How to:

customize sound compression

For advanced users, the custom compression settings allow you to make various adjustments that will affect the compression of the audio/speech in your recording.

Custom Speech Enhance

Remember that the purpose of audio compression is to reduce the dynamic range between the softest and lowest sounds in your recording. With custom settings, you can experiment and create a signature sound for a better listening experience.

Here are all the custom parameters you can adjust within NoEdit:

Upper Thersold

The upper threshold is the top-most level of loudness, measured in decibels (dB), to be compressed in your recording. Any sound below the dB level you set as the threshold will be unaffected. And anything louder will be compressed.


The Knee refers to how the compressor transitions between non-compressed and compressed states of an audio signal as it surpasses the upper threshold. Think of this as smoothing out the transition between the audio not compressed (below threshold) and audio compressed (above threshold). For example, the harder the knee, the quicker your compression will be.

You choose to make a hard or soft knee, depending on your settings. 


  • Hard knee creates sharper compression at the threshold. This setting can sometimes make the audio sound abrupt and unnatural.


  • Soft knee allows for a smoother and more gradual compression than a hard knee. Setting a soft knee means compression happens gradually as audio approaches the threshold and then passes it.

💡 Pro tip

A hard knee usually results in an ‘edgier’ tone because of the compressor’s rapid switching, which produces high-frequency distortion. Use hard knee if you want to preserve the sharp energy in the audio.


Attack time (dB) = Amount of time the compressor waits to start working once the signal has crossed the threshold. The attack is the time it takes for the signal to become fully compressed after exceeding the threshold level. 

  • Higher dB = faster transient because the compressor is acting quickly.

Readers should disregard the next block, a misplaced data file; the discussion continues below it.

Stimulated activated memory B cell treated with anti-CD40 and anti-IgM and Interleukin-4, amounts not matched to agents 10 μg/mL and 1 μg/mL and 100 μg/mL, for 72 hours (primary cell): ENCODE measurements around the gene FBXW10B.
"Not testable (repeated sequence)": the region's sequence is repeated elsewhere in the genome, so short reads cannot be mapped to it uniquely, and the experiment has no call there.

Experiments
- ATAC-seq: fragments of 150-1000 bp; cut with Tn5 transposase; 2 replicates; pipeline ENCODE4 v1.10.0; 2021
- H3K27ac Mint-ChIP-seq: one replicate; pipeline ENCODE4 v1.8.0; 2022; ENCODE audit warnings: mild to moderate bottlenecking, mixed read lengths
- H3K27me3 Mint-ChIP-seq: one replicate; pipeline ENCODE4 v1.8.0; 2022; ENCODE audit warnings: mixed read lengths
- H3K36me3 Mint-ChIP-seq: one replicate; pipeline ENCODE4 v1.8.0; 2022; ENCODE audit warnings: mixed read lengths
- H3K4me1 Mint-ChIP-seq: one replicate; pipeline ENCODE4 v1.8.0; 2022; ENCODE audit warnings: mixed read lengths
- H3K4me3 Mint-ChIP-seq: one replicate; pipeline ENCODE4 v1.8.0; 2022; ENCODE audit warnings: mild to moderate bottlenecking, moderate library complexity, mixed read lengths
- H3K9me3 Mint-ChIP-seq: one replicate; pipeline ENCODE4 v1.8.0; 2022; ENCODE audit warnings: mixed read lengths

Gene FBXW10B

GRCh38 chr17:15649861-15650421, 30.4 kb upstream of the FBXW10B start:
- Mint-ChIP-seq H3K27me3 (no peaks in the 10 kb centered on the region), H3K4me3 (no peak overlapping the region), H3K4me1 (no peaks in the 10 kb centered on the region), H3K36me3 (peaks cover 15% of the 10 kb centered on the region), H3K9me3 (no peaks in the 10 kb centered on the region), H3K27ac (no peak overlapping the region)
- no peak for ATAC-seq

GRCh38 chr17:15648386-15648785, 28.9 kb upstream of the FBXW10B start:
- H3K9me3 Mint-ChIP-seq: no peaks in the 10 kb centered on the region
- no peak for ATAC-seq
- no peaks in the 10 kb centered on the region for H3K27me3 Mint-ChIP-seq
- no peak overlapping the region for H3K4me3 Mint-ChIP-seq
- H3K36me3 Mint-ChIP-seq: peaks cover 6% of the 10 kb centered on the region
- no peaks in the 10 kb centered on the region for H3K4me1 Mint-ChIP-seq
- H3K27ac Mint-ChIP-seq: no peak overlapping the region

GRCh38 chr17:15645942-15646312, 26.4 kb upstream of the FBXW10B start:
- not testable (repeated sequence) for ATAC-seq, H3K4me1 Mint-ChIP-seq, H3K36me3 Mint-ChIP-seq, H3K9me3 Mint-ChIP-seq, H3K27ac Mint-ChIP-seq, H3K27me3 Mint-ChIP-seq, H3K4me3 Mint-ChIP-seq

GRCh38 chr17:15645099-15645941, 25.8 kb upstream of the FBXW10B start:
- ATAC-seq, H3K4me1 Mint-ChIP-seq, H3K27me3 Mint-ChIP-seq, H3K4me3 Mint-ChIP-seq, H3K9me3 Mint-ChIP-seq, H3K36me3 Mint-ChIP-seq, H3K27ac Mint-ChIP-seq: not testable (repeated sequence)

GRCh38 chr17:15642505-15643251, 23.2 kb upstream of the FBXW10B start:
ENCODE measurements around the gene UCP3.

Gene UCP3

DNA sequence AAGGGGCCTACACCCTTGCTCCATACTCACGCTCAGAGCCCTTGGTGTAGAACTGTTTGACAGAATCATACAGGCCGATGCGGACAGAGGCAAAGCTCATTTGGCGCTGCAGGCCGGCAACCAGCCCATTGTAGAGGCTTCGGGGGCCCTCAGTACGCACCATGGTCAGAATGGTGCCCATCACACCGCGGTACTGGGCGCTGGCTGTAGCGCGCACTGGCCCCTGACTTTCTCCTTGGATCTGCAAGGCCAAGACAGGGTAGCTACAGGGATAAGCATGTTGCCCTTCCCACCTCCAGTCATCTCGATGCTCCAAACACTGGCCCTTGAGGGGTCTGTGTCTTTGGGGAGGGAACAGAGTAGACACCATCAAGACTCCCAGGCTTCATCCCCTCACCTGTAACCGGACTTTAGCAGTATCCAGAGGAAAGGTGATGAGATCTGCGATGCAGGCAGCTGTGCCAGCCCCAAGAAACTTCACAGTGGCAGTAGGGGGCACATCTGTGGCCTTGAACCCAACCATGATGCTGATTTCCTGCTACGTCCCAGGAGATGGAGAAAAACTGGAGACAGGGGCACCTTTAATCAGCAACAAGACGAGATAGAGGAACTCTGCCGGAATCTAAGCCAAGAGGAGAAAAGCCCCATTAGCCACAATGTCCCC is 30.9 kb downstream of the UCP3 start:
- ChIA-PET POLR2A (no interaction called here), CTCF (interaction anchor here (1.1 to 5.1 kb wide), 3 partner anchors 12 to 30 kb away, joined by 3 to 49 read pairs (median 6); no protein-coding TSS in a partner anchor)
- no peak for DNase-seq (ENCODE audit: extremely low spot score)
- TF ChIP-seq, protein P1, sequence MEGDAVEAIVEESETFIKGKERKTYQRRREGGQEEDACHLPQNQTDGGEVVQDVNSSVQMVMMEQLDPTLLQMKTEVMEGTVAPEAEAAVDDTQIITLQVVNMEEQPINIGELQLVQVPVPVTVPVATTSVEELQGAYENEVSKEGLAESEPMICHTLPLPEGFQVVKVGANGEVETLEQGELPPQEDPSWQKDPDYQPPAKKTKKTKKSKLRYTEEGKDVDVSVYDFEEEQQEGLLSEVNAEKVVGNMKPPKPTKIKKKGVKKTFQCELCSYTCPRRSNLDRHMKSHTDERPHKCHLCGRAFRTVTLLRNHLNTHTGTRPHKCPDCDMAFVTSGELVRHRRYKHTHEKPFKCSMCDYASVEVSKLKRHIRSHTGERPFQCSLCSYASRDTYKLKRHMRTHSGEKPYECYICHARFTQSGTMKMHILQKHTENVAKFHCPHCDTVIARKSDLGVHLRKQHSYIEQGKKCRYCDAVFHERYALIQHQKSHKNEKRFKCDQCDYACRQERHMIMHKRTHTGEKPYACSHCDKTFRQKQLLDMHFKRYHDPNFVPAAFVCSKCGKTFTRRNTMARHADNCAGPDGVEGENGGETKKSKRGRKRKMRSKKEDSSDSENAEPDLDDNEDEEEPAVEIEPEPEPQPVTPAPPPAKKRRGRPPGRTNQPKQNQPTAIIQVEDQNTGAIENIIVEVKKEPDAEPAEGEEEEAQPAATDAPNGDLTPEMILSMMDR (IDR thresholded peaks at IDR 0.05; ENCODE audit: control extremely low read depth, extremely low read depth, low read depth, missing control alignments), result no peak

• Lower dB = preserves the shape of the transient by reacting slower. 

The shorter the attack time, the more gain reduction.


The release time determines how long it takes for the compressor to relax the compression once the signal has fallen below the threshold.

For example, the longer the release time, the smoother the sound. A fast release means that the compressor lets go quicker, giving the audio a more dynamic effect. 

We recommend a release time of: 75ms


Delay is an audio effect often called an echo and sometimes confused with reverb. To help you understand, the delay is simply a process that takes incoming signals and plays back delayed duplicates to simulate the sound of echoes.

Echoes occur in natural settings and can be heard in small spaces with hard walls, like wells, or where many hard surfaces are around. That is why echoes can be heard in a canyon, cave, or mountain range. But sounds are not always reflected. If they meet a soft surface, such as a cushion, they will be absorbed and will not bounce back.

The purpose of adding delay to the audio is to create a natural feeling and depth in your recordings.


The Gain is the amount of amplification applied to an audio signal in decibel (dB), increasing or decreasing its strength. A good way to think about Gain is the difference in signal strength between the input and the output of an audio system or processor.

How Gain works: Microphones work by converting vibrations in the air into weak electrical signals. When the sound waves reach the microphone’s element, the changes in air pressure turn into changes in voltage, representing the sound.

This version of the signal isn’t strong enough to record directly. It must be amplified several times to reach a healthy level for your audio interface.

Gain the amount of amplification introduced to the signal by the preamp. In this situation, your audio interface’s mic preamp is the amplifier that increases the strength of the signal.


In NoEdit, the Volume means the same as Automatic Gain Control (AGC) or initial volume, and it is editing audio, so the Volume is even and smooth throughout the whole file.

How Volume works: NoEdit Volume is an audio processing technique designed to smooth out volume differences between various parts of the audio. 

For those familiar with audio compressors: Volume is basically a compressor with a high ratio but long attack and release times.

X-axis - Audio Pitch

The X-axis represents the audio’s frequency (pitch) from lowest to highest. You can think of the frequency axis as the keys on a piano, where the sounds become higher pitched as you progress from left to right.

When setting the frequency, you are telling NoEdit how much pitch you accept.

Y-axis - Audio amplitude

The y-axis is the amplitude of sound, representing the amount of air compression (above zero) or rarefaction (below zero) caused by a moving object, like vocal cords. Zero is the “rest” position or pressure silence. Looking at the changes in amplitude over time gives a good idea of the amplitude shape or envelope of the sound wave.

If you want to use our default compression settings, you can read more about it here.